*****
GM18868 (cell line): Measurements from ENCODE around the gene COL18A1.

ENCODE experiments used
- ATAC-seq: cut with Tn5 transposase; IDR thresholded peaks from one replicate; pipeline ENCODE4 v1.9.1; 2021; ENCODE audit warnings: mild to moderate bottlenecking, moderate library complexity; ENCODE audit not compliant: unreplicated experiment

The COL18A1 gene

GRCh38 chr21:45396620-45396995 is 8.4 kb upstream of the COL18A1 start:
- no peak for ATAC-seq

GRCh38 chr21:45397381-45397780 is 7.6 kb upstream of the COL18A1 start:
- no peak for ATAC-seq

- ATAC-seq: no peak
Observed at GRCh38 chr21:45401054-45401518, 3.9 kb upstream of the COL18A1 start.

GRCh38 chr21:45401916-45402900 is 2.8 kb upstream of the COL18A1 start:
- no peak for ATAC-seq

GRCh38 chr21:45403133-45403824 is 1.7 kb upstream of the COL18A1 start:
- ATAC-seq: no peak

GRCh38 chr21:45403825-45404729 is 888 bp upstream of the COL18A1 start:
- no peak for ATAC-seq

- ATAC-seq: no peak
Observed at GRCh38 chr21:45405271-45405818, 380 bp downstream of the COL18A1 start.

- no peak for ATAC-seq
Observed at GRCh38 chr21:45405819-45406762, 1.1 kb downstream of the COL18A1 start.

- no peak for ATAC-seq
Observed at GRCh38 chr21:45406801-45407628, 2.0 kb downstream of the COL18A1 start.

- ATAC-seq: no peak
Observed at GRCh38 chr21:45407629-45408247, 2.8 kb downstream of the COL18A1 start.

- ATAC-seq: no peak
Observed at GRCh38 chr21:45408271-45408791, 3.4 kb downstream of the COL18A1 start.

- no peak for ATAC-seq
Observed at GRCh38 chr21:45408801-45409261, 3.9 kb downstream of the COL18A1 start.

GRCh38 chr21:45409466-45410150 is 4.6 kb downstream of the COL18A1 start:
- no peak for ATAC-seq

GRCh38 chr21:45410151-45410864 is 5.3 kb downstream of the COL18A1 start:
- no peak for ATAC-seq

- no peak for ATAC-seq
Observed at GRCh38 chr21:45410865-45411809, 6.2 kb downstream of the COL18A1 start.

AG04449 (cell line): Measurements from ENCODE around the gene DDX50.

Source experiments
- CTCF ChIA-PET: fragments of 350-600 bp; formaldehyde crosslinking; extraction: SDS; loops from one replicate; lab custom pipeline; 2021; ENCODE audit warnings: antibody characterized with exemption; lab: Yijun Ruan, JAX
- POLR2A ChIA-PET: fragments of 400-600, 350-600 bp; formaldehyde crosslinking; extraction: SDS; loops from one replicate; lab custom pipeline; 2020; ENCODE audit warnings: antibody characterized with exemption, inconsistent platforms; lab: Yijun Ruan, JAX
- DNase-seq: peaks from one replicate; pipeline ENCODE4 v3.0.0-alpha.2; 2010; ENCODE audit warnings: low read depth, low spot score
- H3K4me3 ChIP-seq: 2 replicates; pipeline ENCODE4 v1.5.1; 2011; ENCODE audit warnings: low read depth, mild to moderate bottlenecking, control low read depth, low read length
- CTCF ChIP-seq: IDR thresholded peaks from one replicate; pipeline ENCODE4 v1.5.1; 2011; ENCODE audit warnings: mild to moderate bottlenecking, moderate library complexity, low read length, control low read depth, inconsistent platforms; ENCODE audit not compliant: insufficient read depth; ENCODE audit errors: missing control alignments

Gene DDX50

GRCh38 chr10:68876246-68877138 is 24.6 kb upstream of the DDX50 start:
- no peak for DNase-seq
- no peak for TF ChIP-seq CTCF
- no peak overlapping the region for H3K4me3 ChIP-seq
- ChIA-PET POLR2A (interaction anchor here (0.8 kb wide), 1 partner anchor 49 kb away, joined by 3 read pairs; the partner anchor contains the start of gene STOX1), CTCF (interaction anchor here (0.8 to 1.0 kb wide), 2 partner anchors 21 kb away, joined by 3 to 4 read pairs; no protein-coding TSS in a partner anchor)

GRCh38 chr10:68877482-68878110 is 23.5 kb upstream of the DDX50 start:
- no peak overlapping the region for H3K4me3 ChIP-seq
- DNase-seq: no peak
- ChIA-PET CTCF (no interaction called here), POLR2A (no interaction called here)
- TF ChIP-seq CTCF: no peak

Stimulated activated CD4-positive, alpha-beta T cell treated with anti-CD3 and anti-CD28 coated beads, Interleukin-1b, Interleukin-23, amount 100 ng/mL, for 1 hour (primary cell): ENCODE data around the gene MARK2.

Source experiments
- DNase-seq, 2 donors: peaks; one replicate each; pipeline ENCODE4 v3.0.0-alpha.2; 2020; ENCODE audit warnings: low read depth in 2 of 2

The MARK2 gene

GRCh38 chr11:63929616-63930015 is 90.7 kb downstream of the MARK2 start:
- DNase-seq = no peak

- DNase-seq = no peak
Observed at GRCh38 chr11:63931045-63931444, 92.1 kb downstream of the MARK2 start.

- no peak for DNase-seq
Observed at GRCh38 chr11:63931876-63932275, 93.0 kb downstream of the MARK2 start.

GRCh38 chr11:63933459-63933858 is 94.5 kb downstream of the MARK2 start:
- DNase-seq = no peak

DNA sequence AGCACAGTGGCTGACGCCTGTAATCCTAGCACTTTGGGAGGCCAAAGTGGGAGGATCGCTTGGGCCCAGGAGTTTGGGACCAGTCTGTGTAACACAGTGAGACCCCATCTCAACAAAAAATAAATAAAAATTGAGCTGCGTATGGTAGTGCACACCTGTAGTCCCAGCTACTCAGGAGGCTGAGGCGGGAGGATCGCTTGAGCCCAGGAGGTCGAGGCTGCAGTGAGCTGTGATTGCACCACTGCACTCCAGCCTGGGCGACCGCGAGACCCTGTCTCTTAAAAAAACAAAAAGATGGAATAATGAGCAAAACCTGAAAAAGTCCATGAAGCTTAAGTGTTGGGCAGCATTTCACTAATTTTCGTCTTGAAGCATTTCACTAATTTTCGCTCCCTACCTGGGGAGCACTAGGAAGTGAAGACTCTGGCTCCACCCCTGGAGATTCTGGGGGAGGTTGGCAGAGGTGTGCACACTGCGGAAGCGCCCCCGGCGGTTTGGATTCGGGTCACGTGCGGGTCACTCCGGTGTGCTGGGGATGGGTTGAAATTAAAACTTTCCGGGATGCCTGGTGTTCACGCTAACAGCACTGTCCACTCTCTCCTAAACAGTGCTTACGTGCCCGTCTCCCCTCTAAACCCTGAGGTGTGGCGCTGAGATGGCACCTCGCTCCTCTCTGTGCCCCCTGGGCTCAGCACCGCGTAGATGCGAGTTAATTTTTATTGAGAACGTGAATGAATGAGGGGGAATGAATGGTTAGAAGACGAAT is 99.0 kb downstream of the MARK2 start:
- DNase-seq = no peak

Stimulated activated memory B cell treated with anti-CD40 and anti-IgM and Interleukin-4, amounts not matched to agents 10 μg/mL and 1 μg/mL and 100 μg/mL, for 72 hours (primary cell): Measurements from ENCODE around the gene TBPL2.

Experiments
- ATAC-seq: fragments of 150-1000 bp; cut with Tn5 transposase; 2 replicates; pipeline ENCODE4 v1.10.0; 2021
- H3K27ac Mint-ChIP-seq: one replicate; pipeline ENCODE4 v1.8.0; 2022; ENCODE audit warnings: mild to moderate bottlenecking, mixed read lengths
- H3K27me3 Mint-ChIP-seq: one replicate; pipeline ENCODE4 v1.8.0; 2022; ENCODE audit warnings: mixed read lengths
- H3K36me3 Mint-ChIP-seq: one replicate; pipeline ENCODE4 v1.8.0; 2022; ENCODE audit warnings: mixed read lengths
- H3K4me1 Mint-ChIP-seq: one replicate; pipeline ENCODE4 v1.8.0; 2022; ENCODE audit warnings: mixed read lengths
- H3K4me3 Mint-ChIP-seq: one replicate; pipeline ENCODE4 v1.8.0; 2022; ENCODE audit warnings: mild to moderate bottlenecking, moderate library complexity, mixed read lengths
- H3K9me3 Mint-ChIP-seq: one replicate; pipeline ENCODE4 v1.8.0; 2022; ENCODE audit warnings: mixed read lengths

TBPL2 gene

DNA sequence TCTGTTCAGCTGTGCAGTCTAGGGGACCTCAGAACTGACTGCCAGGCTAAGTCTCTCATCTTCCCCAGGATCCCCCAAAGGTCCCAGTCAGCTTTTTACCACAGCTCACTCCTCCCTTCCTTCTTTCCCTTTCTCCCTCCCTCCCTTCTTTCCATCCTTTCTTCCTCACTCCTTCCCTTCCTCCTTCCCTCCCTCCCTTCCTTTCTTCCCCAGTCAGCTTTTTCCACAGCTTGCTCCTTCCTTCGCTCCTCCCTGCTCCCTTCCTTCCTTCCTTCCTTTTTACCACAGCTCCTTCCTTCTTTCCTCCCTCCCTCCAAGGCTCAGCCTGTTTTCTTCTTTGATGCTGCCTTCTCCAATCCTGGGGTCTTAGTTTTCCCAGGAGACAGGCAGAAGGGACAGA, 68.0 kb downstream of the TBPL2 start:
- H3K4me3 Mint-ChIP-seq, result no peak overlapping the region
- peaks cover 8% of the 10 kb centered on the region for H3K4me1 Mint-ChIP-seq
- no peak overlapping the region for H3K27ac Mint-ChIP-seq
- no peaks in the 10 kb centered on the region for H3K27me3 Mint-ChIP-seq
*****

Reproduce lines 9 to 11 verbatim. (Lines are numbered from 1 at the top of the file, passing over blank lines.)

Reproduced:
- ATAC-seq: no peak
Observed at GRCh38 chr21:45401054-45401518, 3.9 kb upstream of the COL18A1 start.

GRCh38 chr21:45401916-45402900 is 2.8 kb upstream of the COL18A1 start: